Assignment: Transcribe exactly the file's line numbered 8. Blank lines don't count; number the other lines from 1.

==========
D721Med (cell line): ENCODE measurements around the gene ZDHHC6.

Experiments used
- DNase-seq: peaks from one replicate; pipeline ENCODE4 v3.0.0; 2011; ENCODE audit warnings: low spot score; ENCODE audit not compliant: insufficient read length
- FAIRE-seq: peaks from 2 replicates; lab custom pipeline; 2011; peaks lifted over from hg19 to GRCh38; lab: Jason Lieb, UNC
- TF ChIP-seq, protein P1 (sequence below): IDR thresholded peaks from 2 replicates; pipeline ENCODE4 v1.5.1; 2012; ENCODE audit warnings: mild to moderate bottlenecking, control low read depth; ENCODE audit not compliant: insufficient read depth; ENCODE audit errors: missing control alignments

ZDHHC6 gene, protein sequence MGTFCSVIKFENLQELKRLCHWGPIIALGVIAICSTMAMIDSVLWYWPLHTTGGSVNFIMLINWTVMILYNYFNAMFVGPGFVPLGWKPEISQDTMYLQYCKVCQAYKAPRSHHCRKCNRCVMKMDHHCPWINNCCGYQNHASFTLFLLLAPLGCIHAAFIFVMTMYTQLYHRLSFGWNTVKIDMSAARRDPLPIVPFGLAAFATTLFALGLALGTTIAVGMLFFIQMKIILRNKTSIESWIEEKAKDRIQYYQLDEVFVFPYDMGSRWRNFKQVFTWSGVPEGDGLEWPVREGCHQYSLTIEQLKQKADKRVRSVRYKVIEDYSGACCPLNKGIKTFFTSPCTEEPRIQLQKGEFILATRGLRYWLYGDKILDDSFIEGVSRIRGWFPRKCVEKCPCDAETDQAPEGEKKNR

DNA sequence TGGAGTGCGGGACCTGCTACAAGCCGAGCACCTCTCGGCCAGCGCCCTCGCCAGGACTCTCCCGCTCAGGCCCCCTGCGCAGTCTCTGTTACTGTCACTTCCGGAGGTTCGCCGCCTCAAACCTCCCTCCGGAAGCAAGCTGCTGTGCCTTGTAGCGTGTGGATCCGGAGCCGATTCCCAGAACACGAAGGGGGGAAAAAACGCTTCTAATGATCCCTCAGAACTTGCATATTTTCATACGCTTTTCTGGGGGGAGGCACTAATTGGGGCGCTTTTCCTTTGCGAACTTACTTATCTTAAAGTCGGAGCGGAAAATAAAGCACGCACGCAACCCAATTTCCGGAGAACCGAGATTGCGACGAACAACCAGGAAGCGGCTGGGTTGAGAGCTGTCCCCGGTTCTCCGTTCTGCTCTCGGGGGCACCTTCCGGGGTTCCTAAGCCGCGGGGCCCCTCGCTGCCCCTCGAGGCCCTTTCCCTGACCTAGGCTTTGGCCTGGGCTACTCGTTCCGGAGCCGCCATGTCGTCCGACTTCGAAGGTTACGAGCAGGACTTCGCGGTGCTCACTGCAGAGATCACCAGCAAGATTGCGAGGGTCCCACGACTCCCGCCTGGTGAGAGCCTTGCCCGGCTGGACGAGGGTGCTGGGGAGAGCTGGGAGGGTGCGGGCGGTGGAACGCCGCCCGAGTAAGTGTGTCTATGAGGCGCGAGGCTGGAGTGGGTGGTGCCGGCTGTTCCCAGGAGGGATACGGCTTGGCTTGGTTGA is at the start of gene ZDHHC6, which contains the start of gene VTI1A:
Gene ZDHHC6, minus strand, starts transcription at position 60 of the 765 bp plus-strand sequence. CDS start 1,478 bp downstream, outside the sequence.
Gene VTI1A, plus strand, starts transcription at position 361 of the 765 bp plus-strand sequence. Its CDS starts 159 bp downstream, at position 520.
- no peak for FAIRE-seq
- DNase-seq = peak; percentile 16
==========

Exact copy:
Gene ZDHHC6, minus strand, starts transcription at position 60 of the 765 bp plus-strand sequence. CDS start 1,478 bp downstream, outside the sequence.